Bloomington Police will expand community policing efforts in 2016

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BLOOMINGTON, Ind. (Jan. 16, 2016)– The new year will bring expanded community policing in Bloomington. Officers will soon be designated to work in neighborhoods across the city, in an effort to promote a positive relationship with police.

The chief said they’ll be building off success they’ve already seen.

“We’re looking for a different way to do it,” said Bloomington Police Chief Mike Diekhoff.

Bloomington Police started getting complaints about aggressive panhandling and public intoxication downtown a few years ago. In 2014 and 2015, the department moved toward the downtown resource officer program to help the homeless and transient populations.

There are now six officers.

“It’s a different approach,” said Brett Rorem, a downtown resource officer, “Our main focus is calls that deal with individuals who are honest, homeless, have nowhere to stay.”

His beat includes driving around the downtown area in an SUV, not your typical police car. He also wears a Bloomington Police polo-style shirt, which he said makes him more approachable.

“Things like that kind of help bring some of the barriers down,” he said.

Rorem and the other resource officers get out of their cars, walk around, and develop relationships with those special populations, eventually connecting them to social services.

“We found out the other day, another individual that’s been hanging out downtown for about six months, one of our social workers let us know he got housing, and that’s great,” he said.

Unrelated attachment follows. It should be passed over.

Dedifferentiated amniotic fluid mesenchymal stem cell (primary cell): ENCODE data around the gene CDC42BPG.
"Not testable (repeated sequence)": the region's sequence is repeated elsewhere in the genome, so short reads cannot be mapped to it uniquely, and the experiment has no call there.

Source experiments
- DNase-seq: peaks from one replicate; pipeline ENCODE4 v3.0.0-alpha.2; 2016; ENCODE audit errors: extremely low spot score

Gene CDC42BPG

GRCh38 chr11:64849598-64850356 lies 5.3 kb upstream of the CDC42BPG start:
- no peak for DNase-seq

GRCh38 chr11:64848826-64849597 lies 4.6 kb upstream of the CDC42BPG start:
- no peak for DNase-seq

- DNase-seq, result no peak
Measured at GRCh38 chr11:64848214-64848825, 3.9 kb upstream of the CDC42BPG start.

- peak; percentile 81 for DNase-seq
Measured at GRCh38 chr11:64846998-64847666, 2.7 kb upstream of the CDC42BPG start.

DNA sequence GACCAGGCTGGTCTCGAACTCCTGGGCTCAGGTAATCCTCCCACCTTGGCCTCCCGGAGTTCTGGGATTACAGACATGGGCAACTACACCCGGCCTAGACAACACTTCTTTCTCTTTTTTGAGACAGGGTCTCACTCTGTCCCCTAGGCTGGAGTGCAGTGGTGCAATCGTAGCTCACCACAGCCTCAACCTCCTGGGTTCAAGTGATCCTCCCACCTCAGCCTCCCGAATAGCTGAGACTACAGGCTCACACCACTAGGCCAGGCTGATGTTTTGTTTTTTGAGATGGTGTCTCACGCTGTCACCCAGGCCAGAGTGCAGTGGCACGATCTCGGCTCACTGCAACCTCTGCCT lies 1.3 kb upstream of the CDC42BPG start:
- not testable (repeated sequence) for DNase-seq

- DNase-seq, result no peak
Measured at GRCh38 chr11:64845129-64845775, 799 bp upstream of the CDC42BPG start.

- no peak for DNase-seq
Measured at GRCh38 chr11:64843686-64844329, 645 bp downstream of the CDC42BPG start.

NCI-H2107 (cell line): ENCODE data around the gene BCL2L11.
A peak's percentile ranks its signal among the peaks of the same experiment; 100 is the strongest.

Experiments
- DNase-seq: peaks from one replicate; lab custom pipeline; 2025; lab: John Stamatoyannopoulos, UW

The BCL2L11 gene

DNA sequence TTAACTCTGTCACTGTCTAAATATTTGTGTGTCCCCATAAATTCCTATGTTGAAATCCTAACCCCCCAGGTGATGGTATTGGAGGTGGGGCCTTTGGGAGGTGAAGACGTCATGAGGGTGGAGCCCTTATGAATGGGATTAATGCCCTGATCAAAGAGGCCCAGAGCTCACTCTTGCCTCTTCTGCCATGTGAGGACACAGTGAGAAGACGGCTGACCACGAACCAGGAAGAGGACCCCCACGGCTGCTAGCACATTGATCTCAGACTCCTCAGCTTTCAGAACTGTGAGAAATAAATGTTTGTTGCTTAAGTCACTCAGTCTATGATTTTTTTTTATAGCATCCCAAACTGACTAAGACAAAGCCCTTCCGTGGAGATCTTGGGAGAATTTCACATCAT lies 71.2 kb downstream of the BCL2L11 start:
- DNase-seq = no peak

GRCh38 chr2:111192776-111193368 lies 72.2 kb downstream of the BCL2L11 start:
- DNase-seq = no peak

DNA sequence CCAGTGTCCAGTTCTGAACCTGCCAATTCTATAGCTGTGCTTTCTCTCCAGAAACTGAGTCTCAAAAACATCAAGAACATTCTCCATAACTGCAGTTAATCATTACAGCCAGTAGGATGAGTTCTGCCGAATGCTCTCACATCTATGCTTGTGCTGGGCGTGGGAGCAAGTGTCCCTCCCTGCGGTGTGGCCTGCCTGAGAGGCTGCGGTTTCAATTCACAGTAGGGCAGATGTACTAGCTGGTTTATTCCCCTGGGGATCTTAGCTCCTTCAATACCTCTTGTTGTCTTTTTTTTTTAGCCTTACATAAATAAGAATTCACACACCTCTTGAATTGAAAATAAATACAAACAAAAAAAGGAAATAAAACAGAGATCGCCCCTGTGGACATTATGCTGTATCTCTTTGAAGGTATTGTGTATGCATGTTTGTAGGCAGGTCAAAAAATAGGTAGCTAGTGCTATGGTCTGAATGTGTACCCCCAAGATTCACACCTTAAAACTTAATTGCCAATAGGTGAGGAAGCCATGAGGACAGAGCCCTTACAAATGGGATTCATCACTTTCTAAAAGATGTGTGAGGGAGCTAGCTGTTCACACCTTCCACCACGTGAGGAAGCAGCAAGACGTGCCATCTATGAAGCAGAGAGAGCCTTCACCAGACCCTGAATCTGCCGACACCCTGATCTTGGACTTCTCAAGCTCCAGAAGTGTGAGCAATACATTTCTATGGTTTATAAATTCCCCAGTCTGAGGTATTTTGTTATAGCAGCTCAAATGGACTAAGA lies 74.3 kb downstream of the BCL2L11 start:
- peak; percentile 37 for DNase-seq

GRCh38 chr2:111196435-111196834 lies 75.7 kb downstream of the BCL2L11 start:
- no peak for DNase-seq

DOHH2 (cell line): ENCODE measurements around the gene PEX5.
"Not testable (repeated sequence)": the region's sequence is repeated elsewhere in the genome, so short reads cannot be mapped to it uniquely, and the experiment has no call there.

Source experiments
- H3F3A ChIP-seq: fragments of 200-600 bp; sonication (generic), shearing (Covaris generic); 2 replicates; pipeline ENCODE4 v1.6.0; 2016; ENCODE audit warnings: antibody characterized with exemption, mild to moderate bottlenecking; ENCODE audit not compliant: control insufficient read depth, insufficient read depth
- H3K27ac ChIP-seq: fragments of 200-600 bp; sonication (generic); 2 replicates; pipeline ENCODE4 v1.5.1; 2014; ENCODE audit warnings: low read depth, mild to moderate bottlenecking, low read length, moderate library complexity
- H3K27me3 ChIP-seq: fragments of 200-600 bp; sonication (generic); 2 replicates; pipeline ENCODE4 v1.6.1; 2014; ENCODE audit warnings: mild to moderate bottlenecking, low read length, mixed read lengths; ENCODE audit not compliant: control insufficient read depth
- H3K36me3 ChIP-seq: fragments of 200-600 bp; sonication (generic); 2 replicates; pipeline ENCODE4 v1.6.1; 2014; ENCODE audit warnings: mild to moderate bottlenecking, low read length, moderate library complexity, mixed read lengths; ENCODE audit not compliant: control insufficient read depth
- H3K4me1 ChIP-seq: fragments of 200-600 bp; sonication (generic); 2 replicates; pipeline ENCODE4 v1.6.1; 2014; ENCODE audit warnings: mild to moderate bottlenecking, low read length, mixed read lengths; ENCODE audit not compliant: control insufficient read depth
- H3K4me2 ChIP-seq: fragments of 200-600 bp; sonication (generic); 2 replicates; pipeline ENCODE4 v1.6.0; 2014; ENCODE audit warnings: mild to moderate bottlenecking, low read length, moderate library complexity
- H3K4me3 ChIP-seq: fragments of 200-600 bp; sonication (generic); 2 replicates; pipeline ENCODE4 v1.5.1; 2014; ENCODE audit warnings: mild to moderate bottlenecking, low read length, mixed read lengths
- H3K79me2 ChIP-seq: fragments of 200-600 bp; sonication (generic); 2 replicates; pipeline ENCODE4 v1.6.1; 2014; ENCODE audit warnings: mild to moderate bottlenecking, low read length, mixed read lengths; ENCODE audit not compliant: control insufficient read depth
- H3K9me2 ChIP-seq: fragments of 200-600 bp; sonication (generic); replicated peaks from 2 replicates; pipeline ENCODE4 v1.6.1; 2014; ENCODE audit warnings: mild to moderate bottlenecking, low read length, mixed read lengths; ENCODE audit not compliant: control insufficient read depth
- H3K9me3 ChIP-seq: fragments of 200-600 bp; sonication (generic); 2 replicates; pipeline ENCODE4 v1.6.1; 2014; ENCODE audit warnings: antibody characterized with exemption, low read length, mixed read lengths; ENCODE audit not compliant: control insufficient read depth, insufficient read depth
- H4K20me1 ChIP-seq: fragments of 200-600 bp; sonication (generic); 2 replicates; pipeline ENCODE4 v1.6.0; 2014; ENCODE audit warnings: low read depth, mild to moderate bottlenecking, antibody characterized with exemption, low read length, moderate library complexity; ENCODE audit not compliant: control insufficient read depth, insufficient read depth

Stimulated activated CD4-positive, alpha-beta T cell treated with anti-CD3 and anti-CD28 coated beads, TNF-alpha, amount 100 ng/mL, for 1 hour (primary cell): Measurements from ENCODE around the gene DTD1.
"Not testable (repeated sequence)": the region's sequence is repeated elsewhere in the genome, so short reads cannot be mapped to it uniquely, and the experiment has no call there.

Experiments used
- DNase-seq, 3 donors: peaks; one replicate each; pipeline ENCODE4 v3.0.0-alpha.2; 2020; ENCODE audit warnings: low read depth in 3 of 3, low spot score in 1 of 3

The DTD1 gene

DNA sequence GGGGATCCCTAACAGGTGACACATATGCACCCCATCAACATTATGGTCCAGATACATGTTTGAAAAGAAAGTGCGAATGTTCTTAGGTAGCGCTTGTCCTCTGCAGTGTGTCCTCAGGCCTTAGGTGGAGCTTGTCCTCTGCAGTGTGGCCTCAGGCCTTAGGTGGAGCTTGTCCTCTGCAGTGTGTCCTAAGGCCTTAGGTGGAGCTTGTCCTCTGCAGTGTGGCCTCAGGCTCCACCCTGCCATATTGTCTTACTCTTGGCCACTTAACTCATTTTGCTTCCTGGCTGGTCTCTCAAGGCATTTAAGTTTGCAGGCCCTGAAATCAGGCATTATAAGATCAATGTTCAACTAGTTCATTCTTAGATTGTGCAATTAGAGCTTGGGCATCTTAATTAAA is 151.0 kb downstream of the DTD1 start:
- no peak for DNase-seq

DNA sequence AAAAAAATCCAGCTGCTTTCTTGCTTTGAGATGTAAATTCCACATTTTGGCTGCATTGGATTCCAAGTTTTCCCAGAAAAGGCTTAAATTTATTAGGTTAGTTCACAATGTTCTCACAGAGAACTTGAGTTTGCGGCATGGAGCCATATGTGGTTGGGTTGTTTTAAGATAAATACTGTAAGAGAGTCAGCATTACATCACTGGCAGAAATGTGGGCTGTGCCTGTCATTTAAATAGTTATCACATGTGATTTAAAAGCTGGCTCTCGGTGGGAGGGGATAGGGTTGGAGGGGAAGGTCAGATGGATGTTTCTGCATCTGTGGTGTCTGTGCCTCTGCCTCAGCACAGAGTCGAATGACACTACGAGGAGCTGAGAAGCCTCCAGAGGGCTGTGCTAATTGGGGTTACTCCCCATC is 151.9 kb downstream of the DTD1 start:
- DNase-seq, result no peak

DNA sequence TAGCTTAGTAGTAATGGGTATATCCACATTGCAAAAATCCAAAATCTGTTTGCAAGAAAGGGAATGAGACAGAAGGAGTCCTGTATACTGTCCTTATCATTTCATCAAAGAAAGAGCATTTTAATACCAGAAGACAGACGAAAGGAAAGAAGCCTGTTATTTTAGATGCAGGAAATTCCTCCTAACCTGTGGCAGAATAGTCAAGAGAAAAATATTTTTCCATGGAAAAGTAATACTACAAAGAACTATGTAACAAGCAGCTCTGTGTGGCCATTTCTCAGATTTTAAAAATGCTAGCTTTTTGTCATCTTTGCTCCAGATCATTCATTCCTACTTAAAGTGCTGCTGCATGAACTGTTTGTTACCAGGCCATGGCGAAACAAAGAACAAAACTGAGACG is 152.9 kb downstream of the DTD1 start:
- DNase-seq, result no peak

The alternate approach is about to expand. Chief Mike Diekhoff said Bloomington Police will soon designate neighborhood resource officers, though he isn’t sure of a number yet.

He said the specifics of that program are still being worked out.

“That program is more community policing at its basics, making sure that officer is known in the neighborhood,” he said, “The neighborhood resource officers, they’re going to be encouraged to go to neighborhood meetings, get out, and walk around.”

Diekhoff said officers like Rorem are proof that alternative methods can work and be successful.

He said he wants residents to feel like they can connect easily with police, along with setting aside fears of an adversarial relationship.

“It’s not traditional police work,” he said, “You hear a lot of disconnect between police departments and the community, and we’re wanting to make sure that doesn’t happen here.”

Diekhoff said he hopes the neighborhood resource officer program will be in place sometime this spring.

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